Even when all seems well, you sometimes have to stop for a moment and take a good look around. A broad view will give you a better chance of seeing things as they come over the horizon. After all, forewarned is forearmed, as the old saying goes. True productivity requires more than just focus, drive, and determination; as I've emphasized many times, it also means putting systems and processes in place to monitor your workflow and safeguard it when things go awry.
If necessary, establish guidelines to direct your responses to various categories of emergencies, from things like unexpected tasks added suddenly to your to-do list to more serious threats like fires and natural disasters. If such guidelines already exist, review them, learn them thoroughly, and don't hesitate to tweak or even replace them as necessary (assuming you have the authority to do so). If company-wide crisis management plans already exist, study them; and if they don't, then step forward and propose them. The time you invest in all this will eventually pay off.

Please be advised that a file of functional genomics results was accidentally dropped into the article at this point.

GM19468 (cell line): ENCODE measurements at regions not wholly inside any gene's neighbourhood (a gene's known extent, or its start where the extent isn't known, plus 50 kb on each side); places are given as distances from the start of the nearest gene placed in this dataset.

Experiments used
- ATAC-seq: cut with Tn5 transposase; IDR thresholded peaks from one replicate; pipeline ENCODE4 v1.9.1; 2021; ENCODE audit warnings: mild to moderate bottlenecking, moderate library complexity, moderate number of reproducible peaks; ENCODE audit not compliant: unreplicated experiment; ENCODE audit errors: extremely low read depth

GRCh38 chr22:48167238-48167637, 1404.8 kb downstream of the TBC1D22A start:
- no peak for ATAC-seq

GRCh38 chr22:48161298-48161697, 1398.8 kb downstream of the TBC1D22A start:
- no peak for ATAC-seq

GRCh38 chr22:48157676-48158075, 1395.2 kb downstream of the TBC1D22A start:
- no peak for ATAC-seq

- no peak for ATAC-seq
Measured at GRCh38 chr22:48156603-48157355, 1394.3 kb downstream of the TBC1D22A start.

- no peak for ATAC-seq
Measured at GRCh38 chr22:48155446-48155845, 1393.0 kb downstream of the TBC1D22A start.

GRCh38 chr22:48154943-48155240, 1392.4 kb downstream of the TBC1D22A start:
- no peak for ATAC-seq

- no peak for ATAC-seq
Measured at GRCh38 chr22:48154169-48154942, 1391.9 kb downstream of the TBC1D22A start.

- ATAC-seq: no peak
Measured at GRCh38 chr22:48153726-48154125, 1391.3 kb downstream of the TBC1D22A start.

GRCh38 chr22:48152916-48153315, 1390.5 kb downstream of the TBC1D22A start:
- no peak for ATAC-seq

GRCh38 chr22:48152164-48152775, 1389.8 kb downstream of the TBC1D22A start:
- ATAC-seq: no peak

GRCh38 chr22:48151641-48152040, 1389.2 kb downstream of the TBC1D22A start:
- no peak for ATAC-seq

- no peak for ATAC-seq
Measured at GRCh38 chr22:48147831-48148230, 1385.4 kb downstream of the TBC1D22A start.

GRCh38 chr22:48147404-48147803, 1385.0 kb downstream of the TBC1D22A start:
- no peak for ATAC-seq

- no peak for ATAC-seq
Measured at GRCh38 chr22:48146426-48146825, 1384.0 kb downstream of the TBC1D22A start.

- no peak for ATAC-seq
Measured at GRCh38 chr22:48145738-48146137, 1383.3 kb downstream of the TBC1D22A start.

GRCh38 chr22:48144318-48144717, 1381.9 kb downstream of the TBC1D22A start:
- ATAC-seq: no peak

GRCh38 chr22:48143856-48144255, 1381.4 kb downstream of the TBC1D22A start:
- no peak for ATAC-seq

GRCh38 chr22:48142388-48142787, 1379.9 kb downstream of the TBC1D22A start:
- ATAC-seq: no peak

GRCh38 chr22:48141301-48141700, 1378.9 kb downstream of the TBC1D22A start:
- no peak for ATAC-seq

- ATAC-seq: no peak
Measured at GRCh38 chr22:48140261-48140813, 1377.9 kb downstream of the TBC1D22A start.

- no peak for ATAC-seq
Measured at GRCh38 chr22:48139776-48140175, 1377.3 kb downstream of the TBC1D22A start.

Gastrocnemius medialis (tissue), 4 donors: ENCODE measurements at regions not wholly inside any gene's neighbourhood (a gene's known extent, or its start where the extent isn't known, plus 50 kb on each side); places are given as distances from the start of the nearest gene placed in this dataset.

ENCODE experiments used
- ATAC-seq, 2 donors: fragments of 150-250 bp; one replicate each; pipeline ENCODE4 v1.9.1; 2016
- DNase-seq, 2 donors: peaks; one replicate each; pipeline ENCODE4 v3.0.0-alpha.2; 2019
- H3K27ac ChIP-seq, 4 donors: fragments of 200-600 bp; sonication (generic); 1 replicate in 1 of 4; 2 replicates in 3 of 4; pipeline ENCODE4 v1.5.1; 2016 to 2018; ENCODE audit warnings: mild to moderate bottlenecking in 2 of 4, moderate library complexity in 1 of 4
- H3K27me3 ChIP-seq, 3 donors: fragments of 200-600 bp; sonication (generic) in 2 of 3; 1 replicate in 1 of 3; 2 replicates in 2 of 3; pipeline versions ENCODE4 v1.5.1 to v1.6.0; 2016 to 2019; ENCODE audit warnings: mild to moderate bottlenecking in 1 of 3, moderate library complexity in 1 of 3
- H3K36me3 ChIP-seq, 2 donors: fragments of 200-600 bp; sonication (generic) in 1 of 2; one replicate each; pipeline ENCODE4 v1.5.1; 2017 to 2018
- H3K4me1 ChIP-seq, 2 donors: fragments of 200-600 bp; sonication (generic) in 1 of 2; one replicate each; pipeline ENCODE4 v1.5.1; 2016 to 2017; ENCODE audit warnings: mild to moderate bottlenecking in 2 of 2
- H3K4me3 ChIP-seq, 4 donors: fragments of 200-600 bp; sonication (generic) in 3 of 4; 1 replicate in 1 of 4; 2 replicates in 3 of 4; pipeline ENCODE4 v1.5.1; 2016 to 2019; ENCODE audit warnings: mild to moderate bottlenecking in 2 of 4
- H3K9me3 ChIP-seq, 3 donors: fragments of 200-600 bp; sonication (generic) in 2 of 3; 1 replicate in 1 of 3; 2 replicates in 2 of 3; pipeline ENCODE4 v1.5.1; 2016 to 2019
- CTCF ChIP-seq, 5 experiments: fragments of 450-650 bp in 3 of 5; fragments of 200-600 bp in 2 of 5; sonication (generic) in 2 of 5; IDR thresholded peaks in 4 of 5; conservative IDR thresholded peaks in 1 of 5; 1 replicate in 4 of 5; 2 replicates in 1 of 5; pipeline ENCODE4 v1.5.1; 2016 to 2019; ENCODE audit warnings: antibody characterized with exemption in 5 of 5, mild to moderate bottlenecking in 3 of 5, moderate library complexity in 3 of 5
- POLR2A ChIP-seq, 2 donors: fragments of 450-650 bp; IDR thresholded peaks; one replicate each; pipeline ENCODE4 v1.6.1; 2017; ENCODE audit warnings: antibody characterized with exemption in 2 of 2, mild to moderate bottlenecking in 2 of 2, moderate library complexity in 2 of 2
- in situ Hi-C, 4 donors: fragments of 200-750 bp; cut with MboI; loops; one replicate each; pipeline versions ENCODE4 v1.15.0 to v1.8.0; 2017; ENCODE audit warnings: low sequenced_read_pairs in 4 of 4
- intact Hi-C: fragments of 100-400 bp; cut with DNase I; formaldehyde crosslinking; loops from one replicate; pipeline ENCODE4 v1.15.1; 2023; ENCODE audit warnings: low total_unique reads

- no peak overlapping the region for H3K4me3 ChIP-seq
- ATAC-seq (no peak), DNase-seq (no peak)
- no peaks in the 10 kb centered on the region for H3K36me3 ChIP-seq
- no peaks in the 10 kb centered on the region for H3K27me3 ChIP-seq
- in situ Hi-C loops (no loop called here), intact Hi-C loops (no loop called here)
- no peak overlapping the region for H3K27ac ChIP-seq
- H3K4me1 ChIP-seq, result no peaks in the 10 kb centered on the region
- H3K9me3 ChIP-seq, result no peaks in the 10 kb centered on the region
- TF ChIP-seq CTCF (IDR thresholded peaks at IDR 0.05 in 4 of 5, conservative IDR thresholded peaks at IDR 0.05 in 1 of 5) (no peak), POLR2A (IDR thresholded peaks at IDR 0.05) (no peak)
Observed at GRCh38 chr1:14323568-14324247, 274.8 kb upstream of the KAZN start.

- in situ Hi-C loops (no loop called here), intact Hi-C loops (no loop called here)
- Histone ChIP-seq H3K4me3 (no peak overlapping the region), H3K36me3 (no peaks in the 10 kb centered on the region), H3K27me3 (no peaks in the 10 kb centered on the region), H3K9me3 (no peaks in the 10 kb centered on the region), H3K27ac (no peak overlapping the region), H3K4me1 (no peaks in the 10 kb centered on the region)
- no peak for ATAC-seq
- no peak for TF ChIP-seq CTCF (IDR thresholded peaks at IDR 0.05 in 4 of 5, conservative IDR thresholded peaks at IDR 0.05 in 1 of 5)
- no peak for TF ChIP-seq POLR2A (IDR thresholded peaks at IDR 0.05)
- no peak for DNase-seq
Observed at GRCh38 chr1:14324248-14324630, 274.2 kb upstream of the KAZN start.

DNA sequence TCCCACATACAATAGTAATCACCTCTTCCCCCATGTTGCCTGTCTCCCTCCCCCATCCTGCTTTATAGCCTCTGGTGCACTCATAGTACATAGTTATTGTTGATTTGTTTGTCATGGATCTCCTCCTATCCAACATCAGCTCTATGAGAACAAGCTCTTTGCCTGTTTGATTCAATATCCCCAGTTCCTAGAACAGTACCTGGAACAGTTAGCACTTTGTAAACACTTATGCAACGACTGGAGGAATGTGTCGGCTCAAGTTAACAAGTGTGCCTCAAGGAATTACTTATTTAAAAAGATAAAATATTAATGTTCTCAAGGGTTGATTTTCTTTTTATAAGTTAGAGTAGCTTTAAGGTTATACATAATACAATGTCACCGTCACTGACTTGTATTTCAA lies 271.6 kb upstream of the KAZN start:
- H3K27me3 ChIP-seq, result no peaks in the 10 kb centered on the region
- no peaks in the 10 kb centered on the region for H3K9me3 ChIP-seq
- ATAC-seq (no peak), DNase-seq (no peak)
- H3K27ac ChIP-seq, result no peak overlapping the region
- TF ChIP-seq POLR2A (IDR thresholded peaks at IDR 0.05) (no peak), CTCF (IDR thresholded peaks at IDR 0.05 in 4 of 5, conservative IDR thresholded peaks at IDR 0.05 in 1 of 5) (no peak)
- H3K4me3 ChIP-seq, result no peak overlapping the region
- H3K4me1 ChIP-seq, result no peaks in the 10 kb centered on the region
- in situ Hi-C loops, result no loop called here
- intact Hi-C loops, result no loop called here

You or a consultant can also perform vulnerability audits, which dissects in detail the processes and systems comprising a personal, team, or organization-wide workflow and identifies potential weaknesses that might either cause or contribute to a crisis. Large companies typically use such audits to identify the worst potential problems, especially those associated with employee discontent.
You can adapt the concept to almost any type of emergent situation. For instance, a vulnerability audit might help you identify a productivity bottleneck that develops into a real issue only when a rush job forces people to work faster than normal, or illustrate how things might fall apart if a water main happened to flood your office. Once you know what can go wrong, you can plan for it.